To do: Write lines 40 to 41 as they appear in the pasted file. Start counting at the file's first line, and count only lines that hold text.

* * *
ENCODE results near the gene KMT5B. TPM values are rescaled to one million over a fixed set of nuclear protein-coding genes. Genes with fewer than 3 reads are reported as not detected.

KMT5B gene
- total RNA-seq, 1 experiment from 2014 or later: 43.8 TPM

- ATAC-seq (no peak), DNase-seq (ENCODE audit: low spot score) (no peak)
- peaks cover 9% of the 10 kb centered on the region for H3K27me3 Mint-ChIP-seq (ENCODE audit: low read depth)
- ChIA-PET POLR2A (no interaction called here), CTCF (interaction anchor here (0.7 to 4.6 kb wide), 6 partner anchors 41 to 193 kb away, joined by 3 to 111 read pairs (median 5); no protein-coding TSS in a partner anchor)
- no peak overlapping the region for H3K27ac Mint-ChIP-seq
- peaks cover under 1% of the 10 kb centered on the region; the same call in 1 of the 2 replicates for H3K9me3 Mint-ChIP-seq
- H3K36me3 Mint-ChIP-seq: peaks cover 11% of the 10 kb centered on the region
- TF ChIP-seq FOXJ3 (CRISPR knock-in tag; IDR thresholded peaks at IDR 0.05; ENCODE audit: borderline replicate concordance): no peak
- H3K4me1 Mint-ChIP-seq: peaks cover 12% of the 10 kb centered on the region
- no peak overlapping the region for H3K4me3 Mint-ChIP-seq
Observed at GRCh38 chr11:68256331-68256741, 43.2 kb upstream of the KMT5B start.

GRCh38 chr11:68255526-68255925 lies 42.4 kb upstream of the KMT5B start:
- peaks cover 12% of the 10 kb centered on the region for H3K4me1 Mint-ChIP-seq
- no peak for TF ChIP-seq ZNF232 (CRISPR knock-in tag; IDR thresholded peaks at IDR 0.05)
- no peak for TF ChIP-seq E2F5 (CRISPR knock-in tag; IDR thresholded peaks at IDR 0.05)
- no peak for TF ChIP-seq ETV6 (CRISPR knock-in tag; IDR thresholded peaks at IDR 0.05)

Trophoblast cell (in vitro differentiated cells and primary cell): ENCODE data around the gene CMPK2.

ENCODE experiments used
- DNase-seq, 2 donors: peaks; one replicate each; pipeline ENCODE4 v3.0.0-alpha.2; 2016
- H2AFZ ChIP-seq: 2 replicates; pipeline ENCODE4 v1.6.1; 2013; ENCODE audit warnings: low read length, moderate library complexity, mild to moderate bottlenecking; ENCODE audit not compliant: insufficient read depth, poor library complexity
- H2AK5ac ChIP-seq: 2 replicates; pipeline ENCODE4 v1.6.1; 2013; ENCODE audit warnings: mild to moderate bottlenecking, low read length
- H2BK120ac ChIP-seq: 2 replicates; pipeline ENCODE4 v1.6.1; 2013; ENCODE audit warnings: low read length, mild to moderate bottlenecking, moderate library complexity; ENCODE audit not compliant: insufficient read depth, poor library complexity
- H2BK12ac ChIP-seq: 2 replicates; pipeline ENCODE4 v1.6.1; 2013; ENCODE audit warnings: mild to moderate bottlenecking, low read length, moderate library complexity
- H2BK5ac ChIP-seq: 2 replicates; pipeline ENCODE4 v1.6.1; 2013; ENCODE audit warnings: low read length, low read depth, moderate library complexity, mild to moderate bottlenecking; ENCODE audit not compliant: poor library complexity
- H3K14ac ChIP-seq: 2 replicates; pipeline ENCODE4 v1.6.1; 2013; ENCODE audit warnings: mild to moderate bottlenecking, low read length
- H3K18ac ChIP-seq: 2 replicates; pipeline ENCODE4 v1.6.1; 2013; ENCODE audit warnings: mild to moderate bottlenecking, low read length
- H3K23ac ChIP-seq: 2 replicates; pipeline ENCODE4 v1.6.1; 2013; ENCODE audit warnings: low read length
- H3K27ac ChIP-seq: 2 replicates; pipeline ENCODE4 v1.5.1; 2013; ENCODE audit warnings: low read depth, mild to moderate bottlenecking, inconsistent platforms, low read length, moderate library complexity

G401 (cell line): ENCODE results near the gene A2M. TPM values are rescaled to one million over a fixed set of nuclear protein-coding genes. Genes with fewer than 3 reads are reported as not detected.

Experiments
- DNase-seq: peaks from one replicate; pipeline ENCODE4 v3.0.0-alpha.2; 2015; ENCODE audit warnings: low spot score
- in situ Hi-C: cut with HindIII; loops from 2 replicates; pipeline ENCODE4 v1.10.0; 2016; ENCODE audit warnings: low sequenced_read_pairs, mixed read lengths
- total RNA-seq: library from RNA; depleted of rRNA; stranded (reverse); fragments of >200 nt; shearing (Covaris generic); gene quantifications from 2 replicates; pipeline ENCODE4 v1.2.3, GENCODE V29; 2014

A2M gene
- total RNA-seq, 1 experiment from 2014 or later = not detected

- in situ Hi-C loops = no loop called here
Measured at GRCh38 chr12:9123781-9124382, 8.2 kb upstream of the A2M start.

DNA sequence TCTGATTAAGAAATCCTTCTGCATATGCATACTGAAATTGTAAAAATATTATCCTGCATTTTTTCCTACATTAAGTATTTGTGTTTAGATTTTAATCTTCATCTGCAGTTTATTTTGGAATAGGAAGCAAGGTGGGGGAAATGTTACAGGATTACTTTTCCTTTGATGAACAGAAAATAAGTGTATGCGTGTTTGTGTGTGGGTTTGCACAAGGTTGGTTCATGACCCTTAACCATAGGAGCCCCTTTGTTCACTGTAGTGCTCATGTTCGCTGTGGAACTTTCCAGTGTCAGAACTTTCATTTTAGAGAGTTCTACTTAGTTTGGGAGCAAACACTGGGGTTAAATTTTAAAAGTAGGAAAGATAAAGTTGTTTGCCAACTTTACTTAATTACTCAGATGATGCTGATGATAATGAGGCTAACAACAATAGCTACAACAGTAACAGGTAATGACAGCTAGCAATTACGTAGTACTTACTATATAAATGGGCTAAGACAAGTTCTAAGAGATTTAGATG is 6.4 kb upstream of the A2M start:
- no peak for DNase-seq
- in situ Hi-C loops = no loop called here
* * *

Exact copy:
DNA sequence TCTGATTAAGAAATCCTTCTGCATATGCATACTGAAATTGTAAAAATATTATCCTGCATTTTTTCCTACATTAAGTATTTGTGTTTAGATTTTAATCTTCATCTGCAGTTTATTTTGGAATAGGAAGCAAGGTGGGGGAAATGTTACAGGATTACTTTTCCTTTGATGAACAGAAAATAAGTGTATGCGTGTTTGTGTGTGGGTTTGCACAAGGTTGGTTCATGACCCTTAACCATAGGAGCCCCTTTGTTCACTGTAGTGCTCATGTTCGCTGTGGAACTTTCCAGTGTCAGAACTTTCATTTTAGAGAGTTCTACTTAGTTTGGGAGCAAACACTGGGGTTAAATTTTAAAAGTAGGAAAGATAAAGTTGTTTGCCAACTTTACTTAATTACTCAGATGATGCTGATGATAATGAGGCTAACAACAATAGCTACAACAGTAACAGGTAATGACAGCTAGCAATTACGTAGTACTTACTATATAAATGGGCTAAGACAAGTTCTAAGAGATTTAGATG is 6.4 kb upstream of the A2M start:
- no peak for DNase-seq